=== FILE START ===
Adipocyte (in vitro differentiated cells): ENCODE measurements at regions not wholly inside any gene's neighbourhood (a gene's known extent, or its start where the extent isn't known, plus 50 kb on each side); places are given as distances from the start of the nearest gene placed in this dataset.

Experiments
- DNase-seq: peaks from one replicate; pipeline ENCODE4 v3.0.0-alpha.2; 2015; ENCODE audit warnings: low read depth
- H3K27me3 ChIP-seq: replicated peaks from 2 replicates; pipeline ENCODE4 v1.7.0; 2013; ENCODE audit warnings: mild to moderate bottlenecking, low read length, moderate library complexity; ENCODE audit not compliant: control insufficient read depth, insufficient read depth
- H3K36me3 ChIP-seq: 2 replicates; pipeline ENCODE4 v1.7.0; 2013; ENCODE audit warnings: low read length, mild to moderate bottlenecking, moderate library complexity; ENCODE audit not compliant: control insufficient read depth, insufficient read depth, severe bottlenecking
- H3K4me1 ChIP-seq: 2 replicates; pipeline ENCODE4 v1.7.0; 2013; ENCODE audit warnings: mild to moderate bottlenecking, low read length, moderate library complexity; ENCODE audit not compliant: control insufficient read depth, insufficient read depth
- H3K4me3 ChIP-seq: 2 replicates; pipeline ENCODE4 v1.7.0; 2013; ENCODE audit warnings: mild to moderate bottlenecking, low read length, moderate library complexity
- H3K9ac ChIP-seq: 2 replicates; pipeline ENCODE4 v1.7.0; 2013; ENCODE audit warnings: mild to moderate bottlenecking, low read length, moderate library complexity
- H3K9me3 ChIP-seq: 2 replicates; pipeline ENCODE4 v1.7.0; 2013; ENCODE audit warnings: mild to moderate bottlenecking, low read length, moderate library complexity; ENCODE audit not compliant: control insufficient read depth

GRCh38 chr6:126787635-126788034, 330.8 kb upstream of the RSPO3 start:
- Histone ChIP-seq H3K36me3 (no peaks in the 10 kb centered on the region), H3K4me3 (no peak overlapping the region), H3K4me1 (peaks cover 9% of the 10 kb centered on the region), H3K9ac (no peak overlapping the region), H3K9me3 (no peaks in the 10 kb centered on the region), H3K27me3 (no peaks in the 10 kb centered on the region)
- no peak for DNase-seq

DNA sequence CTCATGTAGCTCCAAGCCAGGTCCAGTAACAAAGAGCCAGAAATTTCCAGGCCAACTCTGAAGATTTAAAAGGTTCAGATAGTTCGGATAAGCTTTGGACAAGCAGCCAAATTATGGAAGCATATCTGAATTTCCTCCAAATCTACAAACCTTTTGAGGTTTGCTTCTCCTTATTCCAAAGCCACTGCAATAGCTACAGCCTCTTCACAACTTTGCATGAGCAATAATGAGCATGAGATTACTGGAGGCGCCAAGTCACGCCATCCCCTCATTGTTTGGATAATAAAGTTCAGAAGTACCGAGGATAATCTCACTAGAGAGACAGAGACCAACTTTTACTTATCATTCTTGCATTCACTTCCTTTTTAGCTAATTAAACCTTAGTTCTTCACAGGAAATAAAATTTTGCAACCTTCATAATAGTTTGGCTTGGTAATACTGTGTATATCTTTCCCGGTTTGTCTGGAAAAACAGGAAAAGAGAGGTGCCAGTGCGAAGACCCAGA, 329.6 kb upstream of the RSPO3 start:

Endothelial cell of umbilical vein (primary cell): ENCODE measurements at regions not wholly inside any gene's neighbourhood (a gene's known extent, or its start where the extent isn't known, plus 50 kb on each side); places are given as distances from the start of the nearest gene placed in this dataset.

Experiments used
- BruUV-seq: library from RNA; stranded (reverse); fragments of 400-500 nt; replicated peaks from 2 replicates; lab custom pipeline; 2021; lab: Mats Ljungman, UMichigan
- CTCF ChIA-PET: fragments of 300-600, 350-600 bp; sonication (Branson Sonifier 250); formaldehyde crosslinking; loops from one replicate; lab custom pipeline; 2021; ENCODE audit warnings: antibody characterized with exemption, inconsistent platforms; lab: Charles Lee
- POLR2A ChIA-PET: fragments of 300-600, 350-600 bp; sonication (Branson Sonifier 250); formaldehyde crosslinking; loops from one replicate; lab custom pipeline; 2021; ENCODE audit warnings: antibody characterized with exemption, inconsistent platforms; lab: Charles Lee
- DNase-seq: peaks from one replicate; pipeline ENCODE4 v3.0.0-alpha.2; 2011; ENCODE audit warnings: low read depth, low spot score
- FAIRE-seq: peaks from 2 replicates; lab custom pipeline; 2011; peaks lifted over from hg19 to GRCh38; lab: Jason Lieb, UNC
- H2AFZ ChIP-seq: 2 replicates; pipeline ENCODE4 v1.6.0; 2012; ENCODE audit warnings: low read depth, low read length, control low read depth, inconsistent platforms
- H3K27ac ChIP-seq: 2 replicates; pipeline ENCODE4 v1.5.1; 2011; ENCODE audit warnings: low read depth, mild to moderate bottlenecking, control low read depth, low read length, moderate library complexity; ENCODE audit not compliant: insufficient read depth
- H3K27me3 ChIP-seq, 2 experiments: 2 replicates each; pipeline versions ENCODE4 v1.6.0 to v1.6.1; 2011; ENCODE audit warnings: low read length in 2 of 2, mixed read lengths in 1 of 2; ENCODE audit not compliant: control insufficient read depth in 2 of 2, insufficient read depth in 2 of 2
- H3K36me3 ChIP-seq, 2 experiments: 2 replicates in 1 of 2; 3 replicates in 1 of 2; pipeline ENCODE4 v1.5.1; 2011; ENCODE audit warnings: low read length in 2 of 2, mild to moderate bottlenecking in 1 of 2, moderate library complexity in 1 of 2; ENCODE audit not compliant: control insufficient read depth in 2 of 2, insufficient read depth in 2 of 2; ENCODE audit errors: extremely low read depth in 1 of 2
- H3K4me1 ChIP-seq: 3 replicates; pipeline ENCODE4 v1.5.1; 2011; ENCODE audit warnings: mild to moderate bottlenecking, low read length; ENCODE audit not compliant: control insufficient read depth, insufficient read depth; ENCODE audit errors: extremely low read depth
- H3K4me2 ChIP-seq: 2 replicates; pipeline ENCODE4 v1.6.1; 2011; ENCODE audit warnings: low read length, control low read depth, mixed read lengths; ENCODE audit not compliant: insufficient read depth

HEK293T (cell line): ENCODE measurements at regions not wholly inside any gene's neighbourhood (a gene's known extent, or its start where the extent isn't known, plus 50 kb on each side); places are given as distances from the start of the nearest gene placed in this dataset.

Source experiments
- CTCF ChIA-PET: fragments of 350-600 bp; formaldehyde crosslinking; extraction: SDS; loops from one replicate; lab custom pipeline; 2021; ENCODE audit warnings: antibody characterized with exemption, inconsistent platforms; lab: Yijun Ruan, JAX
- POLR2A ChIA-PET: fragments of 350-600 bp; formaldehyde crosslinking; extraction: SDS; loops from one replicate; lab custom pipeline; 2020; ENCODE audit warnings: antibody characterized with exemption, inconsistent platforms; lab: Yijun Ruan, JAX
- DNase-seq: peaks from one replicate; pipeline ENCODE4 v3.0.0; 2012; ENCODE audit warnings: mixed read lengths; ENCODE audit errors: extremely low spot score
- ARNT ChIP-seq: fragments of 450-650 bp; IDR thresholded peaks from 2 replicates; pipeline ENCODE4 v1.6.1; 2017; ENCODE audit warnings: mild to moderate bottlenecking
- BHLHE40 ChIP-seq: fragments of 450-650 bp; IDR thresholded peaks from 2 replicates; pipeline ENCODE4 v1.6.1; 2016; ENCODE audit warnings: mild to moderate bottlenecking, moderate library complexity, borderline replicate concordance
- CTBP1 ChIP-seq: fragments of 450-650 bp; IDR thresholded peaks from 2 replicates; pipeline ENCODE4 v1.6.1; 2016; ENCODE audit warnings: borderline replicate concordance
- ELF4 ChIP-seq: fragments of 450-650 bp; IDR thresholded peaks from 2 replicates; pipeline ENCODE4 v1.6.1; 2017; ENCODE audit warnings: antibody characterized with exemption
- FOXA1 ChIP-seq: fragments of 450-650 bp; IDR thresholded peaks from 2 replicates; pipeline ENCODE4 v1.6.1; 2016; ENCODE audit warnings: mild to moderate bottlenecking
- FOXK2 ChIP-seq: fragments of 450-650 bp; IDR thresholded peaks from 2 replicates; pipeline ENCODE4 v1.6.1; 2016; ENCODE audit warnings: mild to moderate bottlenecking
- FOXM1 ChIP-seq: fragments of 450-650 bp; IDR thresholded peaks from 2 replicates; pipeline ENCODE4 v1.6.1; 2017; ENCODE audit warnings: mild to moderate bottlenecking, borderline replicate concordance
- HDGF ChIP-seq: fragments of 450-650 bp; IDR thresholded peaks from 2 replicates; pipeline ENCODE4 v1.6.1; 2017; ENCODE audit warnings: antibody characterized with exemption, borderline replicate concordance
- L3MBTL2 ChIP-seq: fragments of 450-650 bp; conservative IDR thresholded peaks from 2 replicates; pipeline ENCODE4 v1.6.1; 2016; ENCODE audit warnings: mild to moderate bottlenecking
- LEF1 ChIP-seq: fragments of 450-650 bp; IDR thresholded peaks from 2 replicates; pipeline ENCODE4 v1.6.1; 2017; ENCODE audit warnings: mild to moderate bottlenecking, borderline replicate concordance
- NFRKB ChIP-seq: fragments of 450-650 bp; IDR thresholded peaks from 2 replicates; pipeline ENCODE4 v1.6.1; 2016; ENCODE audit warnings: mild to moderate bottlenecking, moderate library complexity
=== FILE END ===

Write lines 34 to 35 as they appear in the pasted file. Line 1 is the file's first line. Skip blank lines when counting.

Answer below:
- CTBP1 ChIP-seq: fragments of 450-650 bp; IDR thresholded peaks from 2 replicates; pipeline ENCODE4 v1.6.1; 2016; ENCODE audit warnings: borderline replicate concordance
- ELF4 ChIP-seq: fragments of 450-650 bp; IDR thresholded peaks from 2 replicates; pipeline ENCODE4 v1.6.1; 2017; ENCODE audit warnings: antibody characterized with exemption